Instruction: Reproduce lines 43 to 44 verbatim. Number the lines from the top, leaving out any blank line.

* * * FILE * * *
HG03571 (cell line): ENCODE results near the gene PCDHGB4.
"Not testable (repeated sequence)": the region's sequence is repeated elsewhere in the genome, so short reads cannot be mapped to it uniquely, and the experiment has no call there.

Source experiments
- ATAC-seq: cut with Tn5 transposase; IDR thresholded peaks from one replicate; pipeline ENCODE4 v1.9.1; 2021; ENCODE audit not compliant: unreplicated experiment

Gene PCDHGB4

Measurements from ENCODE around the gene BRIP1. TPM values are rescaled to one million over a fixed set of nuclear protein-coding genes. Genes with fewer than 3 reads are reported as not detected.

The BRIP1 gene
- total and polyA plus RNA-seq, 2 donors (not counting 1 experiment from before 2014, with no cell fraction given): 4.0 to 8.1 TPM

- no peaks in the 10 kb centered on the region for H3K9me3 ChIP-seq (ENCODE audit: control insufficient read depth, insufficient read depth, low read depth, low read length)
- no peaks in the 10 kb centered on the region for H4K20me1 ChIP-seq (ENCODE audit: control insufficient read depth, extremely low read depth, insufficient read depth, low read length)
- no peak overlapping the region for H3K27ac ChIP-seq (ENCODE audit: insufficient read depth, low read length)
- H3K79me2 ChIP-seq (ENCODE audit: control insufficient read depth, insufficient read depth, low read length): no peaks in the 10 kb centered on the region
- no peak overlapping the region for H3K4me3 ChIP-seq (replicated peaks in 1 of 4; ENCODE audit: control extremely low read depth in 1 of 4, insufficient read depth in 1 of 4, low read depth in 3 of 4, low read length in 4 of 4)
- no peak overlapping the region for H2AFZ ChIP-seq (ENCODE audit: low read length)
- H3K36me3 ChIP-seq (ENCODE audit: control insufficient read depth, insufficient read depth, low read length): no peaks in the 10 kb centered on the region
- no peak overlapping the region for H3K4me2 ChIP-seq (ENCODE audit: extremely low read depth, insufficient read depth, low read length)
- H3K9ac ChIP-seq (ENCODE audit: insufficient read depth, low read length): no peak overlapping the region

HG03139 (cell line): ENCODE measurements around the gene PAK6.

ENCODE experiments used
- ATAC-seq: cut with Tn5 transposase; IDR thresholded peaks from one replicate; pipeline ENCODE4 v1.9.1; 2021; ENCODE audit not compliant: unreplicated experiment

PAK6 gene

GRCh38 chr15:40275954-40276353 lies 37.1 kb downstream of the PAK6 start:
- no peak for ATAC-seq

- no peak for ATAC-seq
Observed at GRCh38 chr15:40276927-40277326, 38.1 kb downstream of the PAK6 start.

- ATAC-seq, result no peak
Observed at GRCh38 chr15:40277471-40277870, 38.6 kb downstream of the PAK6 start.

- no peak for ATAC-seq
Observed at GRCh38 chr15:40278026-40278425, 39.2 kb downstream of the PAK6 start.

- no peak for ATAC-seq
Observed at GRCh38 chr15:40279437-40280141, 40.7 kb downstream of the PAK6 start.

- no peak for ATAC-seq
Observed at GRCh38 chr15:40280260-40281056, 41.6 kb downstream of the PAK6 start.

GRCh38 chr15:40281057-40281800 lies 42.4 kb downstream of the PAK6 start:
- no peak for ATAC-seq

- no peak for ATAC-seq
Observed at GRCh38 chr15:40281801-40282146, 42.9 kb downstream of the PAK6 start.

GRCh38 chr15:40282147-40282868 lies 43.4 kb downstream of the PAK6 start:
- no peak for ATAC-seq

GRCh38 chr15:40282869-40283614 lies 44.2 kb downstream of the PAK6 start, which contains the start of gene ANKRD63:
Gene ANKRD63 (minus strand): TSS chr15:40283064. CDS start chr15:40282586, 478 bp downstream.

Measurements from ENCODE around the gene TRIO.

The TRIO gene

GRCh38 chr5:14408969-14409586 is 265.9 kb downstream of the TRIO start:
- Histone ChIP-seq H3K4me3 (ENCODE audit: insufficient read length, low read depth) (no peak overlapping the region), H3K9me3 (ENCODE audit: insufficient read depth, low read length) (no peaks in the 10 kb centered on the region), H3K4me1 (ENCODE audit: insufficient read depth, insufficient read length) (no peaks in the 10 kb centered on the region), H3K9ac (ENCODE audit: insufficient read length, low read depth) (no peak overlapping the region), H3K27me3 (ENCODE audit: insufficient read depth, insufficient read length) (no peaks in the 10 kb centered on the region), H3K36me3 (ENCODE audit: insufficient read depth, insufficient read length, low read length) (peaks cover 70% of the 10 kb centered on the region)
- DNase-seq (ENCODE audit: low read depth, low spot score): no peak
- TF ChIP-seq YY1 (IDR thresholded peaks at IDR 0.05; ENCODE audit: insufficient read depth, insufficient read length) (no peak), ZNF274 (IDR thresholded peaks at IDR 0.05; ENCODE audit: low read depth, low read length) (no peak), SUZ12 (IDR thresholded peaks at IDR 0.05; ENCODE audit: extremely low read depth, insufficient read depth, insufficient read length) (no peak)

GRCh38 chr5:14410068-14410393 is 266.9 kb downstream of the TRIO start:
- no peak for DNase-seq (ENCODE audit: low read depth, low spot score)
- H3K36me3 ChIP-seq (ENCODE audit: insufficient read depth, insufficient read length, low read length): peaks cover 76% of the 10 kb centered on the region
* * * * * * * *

The TRIO gene

GRCh38 chr5:14408969-14409586 is 265.9 kb downstream of the TRIO start: